Contaminated with raw sewage, the Erie Basin buildings were sealed so that workers in hazmat suits could clean up. Contractors then assessed the damage to the evidence. In the months after the hurricane, police officials said there were no plans to repair the damaged warehouse and that the contents would be transferred to an interim site in Brooklyn until a new consolidated storage center was built.
It is unclear why the Police Department continued to store evidence there for another decade until Tuesday’s fire.
The latest destruction of forensic evidence — from genetic information on clothing to paper trial transcripts — could be “catastrophic” for people relying on it to appeal verdicts, as well as for inmates making exoneration claims, Mr. Kuby said.
“If there are cases that rely on forensic evidence using technology that didn’t exist years ago, now that evidence has all been destroyed,” he said. “Something like this can be catastrophic for someone’s hope for freedom.”
Attorneys with cases that had relied on evidence destroyed by Hurricane Sandy said the losses posed frustrating complications.
“People’s lives depend on this evidence,” said Debra Cohen, a Manhattan civil rights lawyer who helped argue a 2013 suit against New York City that claimed police officers wrongfully shot Mohamed Bah in his Harlem apartment. The case succeeded even though supporting evidence was destroyed after being placed in the Police Department’s Kingsland Avenue waterfront warehouse in Greenpoint, Brooklyn, days before Sandy flooded it, she said.
Ms. Cohen questioned the Police Department’s decision to keep Erie Basin in operation.
“Of all the places you’d think they would have state-of-the-art fire protections, you think it would be there,” Ms. Cohen. “If the police can’t protect it against a hurricane when they’re sitting in a flood plain, then what are they doing to protect against a fire?”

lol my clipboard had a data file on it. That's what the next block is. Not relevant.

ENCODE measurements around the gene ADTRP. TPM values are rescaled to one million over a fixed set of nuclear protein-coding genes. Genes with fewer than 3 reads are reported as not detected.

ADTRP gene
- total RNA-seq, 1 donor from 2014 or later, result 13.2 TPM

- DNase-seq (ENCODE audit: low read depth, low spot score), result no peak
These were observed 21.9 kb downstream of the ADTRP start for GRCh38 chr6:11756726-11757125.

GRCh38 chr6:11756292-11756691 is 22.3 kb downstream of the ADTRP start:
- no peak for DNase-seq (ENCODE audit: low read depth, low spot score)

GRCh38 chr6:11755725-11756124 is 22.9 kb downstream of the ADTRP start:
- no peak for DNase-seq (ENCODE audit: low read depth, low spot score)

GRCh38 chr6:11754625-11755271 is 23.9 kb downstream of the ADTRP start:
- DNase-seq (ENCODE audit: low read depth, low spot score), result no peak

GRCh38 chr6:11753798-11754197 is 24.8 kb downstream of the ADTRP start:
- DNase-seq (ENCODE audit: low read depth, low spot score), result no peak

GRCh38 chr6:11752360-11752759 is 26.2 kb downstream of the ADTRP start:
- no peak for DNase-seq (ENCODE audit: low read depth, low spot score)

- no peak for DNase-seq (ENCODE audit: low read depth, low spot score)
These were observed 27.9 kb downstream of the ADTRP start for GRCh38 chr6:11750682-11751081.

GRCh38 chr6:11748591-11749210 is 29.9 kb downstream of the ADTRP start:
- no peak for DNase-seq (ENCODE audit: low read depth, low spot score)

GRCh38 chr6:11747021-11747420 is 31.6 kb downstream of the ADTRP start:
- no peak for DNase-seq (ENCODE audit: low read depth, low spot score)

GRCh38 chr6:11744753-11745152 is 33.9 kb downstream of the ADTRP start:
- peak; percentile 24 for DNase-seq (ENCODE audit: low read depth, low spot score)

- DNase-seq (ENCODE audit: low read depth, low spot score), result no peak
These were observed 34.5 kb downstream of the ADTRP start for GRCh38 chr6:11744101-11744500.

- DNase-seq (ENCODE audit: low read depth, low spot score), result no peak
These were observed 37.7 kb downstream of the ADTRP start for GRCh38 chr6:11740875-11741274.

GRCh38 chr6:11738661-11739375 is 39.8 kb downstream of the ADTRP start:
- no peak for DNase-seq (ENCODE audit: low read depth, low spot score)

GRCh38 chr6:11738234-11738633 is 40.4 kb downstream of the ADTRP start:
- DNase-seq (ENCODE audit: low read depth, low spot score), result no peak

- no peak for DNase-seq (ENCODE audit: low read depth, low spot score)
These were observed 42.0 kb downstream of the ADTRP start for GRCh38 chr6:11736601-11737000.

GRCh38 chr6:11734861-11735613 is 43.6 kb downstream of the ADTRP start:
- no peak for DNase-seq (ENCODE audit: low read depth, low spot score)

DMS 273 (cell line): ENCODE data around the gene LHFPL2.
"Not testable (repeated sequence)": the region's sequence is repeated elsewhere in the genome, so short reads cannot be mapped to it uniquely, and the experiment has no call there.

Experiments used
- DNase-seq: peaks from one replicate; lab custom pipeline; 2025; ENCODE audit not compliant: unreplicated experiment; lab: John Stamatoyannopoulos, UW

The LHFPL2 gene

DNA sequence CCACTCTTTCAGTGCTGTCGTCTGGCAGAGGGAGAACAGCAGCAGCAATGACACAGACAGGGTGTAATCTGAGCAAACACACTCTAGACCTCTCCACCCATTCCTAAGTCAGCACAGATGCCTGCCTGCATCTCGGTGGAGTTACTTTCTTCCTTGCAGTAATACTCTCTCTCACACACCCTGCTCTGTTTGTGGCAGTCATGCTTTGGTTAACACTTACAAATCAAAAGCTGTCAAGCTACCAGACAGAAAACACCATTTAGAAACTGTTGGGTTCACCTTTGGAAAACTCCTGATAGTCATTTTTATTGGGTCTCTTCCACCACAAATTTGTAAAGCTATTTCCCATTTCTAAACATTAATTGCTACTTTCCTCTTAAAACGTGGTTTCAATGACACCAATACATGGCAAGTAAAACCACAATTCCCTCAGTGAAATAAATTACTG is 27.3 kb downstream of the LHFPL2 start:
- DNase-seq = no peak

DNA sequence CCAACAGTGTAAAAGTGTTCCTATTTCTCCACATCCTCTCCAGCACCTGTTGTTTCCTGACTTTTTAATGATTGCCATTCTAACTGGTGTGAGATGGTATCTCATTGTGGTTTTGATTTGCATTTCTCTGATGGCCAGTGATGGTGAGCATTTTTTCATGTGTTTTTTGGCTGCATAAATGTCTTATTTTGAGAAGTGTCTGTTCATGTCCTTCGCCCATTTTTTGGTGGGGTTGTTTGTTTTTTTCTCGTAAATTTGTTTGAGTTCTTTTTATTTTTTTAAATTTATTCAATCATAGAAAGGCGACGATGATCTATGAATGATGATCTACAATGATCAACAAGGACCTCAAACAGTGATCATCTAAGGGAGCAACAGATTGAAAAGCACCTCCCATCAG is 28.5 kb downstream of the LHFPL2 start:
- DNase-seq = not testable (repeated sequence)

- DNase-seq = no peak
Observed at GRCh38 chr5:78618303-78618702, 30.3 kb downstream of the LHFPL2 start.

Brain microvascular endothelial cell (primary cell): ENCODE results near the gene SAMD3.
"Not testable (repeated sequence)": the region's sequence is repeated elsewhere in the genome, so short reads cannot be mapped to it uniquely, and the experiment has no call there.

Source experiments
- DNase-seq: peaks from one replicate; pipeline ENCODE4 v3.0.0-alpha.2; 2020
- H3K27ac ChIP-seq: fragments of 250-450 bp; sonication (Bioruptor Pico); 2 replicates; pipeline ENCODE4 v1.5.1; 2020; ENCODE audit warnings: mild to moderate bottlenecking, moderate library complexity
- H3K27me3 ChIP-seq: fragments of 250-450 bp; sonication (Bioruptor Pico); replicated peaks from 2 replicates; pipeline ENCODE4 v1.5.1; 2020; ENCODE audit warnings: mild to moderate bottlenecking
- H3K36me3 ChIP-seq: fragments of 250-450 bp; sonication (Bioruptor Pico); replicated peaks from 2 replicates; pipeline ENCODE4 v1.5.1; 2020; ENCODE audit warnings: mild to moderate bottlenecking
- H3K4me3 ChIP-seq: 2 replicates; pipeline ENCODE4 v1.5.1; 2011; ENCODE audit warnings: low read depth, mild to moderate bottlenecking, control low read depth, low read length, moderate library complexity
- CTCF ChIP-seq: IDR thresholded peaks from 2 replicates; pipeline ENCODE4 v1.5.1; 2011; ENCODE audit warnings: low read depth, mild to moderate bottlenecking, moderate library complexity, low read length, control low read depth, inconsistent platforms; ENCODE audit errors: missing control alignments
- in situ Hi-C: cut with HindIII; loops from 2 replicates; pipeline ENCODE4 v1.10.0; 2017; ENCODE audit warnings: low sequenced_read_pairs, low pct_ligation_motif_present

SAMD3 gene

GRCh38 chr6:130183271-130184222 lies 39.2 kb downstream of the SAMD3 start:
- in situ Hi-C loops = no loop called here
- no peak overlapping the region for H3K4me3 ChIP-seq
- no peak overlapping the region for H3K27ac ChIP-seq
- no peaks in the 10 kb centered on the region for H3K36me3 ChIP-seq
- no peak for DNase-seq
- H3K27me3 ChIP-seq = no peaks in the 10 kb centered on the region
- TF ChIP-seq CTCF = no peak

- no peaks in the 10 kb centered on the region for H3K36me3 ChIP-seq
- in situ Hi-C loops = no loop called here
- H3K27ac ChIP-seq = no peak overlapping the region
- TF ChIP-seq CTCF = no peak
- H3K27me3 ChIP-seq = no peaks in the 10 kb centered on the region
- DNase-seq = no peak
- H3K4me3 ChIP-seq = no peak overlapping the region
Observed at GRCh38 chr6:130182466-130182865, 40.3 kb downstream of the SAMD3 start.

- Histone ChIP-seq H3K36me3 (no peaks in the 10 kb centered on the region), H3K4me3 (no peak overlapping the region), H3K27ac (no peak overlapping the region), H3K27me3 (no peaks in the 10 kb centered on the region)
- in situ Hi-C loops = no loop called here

The loss of physical evidence can also hurt a prosecutor’s case. Simply having a physical object to show a jury — like a knife from the scene of a homicide — is particularly powerful in court, said Robert J. Masters, a retired chief counsel to a former Queens district attorney.
“Losing that drama is something that makes my case less powerful,” he said. “Whether or not there was forensic evidence potential, we lost the exhibit and that can help persuade a jury.”
Defense lawyers in New York City cited difficulties and delays in obtaining evidence from the department even without having to deal with additional complications from disasters.
Vanessa Potkin, the director of special litigation at the Innocence Project in New York, which specializes in exoneration cases, said that her organization had a harder time accessing evidence for post-conviction DNA testing from the city’s Police Department than from departments in any other jurisdiction in the country. That often led to cases being closed, she said.
Ms. Potkin said the extent of the fire’s damage may never be known, because the Police Department never fully cataloged old cases using the bar coding system it initiated in recent years. She said the Innocence Project is currently reviewing over 200 potential cases from people in the city who are requesting DNA testing to prove their innocence.
Although it is difficult to know how many of those will be affected by the fire on Tuesday, “the ability of wrongfully convicted and imprisoned people in New York City to prove their innocence literally went up in smoke with this fire,” she said.